Third Place: The Teacher Who Promised the Sea/El maestro que prometió el mar (Spain; Director: Patricia Font): Ariadna’s grandfather has for decades searched for the remains of his father who disappeared during the Spanish Civil War. She travels to the northern city of Burgos, where the remains of the war’s victims are being exhumed from a common grave. There she learns the true story of Antoni Benaiges, a teacher in a small, isolated village in Burgos who established an intense relationship with his students, a group of young boys and girls between the ages of six and twelve, and promised to take them to see the sea for the first time in their lives. Among Benaiges’ students: Ariadna’s grandfather.


Winner: Indigo/Añil (El Salvador/Mexico; Director: Julio López Fernández): Based on the research by Professor Paula Cuellar Cuellar on the sexual violence committed against women by both El Salvador’s armed forces and the guerrilla group FMNL (sometimes to their own female members), Añil recreates the testimonies of two of them with three actresses. López Fernández uses the history of the color indigo (used in the Salvadoran flag and in the cloth that shrouds women’s faces to protect their identity) to narrate the exploitation of land and bodies in El Salvador. 


Second Place: Water for Life (Honduras/USA; Director: Will Parrinello): Winner of the Audience Award for Best Documentary at the Mill Valley Film Festival, Water for Life tells the story of three extraordinary individuals: Berta Cáceres, a leader of the Lenca people in Honduras (herself the subject of last year’s Festival selection I Am Bertha); Francisco Pineda, a subsistence farmer in El Salvador; and Alberto Curamil, an indigenous Mapuche leader in Chile. All refused to let government supported industries and transnational corporations take their water and redirect it to mining, hydroelectric projects or large scale agriculture. Narrated by Diego Luna, Parrinello’s documentary is a story of courage and determination.


Third Place: The Sacred Family/La sagrada familia (Spain/Scotland/Peru; Director: Borja Alcalde): Carmen and Sergio are ordinary parents with three teenage kids, juggling the pressures of family and work. They live in the Sacred Valley of the Incas in Peru, and they work as guides during Ayahuasca ceremonies. Their belief in the healing power of nature is at odds with the family’s growing addiction to technology – smartphones, videogames and Netflix. So they buy an old camper van and take a road trip to the Amazon rainforest, where they used to live, in order to ask nature how to find balance in the modern world.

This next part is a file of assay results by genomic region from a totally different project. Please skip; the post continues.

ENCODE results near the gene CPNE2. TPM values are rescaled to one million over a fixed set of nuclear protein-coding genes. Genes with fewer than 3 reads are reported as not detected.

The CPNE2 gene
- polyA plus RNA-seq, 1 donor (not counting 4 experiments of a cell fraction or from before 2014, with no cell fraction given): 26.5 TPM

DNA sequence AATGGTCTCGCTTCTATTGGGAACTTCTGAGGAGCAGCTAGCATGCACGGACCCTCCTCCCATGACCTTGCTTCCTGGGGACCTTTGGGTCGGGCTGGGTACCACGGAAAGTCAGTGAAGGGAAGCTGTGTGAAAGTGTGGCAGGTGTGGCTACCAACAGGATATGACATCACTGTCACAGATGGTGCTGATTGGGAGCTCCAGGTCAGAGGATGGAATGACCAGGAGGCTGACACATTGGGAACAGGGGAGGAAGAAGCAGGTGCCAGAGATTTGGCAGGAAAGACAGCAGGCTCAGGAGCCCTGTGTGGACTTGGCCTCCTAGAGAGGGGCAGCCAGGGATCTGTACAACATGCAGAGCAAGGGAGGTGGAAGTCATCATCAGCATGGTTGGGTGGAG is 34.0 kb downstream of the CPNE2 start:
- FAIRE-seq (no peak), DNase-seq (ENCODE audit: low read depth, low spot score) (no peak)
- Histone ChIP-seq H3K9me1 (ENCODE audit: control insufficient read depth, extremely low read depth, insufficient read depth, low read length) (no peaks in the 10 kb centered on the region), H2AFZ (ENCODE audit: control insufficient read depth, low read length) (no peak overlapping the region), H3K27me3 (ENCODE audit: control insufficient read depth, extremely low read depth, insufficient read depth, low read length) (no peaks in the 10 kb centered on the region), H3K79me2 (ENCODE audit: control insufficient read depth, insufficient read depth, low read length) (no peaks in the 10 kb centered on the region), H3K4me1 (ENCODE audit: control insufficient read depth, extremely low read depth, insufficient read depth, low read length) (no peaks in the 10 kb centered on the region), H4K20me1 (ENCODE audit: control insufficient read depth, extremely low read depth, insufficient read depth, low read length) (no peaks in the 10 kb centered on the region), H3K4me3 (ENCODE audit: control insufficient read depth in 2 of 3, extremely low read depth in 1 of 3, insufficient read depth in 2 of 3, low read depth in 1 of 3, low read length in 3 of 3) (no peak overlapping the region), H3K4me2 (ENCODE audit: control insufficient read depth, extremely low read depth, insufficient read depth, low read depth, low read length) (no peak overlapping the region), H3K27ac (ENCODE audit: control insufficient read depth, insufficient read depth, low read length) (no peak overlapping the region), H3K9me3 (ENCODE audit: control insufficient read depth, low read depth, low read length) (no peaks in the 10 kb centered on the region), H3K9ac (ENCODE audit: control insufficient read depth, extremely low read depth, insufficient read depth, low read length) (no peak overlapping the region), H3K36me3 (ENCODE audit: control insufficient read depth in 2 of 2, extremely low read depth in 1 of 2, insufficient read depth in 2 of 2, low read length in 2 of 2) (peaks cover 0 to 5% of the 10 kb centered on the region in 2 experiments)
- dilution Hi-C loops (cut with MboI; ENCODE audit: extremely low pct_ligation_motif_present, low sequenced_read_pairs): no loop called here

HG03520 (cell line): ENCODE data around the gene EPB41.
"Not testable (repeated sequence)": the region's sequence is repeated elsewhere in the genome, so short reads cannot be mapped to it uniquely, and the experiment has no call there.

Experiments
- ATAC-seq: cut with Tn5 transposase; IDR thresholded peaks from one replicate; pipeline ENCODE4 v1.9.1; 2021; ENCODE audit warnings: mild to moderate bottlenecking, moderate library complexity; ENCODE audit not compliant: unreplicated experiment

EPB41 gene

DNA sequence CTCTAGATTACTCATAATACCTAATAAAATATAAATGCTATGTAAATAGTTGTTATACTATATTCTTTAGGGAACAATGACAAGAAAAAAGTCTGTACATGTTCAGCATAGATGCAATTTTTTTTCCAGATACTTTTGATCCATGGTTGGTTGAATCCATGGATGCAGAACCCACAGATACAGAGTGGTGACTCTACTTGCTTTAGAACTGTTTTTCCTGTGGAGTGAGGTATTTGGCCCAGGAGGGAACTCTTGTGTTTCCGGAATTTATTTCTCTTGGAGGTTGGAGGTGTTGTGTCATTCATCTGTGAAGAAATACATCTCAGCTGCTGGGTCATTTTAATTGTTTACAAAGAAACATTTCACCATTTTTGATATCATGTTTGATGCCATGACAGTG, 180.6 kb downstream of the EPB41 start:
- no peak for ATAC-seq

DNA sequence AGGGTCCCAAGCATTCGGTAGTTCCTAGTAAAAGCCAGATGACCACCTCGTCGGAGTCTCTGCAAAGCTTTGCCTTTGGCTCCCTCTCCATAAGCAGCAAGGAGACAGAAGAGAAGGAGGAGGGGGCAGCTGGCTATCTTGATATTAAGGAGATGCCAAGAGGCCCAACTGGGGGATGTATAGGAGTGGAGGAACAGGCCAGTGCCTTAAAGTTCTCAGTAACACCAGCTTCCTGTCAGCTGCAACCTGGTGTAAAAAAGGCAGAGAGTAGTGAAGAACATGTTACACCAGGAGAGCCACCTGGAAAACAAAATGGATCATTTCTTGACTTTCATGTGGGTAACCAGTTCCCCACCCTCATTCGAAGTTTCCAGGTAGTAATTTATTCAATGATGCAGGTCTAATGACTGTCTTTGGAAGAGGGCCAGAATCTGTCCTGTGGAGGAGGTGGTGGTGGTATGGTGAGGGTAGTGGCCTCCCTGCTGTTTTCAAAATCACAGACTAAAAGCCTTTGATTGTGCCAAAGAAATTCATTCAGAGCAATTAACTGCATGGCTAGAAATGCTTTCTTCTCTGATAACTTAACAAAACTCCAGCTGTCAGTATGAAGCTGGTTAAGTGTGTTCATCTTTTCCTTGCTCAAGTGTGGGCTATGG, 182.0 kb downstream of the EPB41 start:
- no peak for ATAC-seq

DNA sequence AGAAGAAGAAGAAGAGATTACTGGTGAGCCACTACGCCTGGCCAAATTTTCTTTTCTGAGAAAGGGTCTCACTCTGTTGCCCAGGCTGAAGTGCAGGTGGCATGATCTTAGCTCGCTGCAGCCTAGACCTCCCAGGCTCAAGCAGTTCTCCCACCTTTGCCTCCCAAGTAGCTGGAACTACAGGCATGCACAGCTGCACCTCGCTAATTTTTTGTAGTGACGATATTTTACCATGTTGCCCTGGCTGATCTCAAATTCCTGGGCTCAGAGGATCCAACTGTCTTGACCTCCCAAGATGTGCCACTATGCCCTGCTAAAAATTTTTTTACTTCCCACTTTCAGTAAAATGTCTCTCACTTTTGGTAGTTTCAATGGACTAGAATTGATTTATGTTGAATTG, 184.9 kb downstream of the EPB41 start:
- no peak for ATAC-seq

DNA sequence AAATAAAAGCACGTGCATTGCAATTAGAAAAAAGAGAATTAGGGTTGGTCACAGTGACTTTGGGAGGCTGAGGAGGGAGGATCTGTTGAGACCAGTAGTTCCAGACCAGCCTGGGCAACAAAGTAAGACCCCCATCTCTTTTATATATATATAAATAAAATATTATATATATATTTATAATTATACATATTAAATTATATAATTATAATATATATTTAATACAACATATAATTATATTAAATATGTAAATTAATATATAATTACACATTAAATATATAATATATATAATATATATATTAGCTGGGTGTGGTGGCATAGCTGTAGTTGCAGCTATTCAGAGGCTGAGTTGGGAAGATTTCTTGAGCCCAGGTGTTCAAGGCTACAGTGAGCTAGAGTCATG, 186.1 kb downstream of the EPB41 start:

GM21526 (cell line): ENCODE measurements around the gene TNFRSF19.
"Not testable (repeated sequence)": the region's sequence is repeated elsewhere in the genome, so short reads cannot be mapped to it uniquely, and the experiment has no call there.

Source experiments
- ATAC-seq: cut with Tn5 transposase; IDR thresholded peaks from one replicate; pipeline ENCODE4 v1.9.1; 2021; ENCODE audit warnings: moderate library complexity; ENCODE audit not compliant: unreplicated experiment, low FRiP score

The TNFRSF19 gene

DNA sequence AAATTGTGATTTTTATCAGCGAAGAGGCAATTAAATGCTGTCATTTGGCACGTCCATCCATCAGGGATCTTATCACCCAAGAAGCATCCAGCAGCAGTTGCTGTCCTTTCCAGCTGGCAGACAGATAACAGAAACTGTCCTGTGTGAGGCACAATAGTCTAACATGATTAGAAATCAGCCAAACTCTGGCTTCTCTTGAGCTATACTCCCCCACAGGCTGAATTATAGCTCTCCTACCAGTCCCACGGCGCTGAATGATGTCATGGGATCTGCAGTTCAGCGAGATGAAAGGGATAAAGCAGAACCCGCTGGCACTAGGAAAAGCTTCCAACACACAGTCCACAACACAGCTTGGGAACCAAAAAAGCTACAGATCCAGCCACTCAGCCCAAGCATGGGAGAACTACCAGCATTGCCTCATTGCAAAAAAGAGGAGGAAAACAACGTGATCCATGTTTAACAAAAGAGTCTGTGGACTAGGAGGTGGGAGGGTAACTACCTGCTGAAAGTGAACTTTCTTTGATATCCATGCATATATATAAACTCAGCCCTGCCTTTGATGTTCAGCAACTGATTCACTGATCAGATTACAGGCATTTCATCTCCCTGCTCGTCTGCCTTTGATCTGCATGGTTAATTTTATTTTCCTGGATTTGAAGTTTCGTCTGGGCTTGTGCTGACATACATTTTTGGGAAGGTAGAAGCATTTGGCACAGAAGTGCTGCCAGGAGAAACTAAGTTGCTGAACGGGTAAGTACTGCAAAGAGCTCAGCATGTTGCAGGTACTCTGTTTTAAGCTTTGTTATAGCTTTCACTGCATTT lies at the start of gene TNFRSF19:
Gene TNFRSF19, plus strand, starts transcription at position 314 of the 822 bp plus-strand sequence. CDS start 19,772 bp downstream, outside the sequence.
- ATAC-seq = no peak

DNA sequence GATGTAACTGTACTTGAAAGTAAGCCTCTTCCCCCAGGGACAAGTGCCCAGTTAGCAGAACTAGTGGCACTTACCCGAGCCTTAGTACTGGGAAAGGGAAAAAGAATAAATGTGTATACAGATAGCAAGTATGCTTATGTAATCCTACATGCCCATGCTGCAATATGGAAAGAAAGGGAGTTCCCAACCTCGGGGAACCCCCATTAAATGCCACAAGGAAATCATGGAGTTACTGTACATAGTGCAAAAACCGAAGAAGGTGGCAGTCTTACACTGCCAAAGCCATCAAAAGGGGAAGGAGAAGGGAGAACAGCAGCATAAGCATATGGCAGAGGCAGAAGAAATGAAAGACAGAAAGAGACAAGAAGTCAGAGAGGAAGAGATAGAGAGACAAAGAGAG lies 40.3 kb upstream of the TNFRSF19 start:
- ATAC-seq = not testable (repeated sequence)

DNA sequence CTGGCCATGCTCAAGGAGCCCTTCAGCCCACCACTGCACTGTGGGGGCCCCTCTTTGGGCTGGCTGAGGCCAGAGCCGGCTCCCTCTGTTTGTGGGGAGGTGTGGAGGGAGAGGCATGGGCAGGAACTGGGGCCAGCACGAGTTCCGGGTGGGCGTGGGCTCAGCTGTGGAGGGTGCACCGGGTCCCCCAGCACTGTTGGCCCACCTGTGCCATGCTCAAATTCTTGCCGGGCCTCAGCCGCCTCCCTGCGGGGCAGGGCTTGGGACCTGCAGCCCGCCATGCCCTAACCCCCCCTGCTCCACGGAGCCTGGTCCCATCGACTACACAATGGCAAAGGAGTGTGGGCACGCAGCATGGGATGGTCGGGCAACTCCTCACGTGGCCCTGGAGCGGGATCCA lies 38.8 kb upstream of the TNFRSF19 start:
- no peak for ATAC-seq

Winner: Till Your Soul Dances / Hasta que el alma baile (Mexico; Director: Karla D. Oceguera): Alma, a middle-aged woman, longs to join dance classes, but her busy routine caring for her sick mother, Gladys, and her brother Rubén’s lack of support hinder her.

Second Place: Primos (Puerto Rico; Director: Ricardo Varona): During a trip to the west coast of Puerto Rico, 16-year-old Cristóbal suspects that his crush, Yazmín, and his cousin Marcos are secretly seeing each other.

Third Place: What the Soil Remembers (Ecuador/South Africa; Director: José Cardoso): What the Soil Remembers delves into the trauma of a community displaced during apartheid to make way for an institution linked to white supremacist ideologies. The film follows elders shedding light on this issue, revealing the resilience and wisdom targeted by a nationalist regime years earlier.


The 40th Chicago Latino Film Festival is sponsored by: Tito’s Handmade Vodka, Humboldt Park Health, US Bank, Memorial Sloan Kettering Cancer Center, Lopez & Co., The Whitehall Hotel, Wintrust Bank, Tristan & Cervantes, Illinois Department of Commerce – Tourism, Illinois Film Office, Prado & Renteria, Azúcar Rococó and Instituto Cervantes

Media Sponsors: La Voz de Chicago, WTTW, CAN-TV, La Raza, Telemundo Chicago/NBC-5, Chicago Latino Network, Negocios Now, InSpanish Media, DBO Films   

The 40th Chicago Latino Film Festival receives additional support from: Chicago’s Cultural Treasures, Reva & David Logan Foundation, The Joyce Foundation, Gaylord & Dorothy Donnelley Foundation, The Field Foundation /MacArthur Foundation, Art Work Fund, DCASE (Chicago Dept. of Cultural Affairs and Special Events), and Illinois Arts Council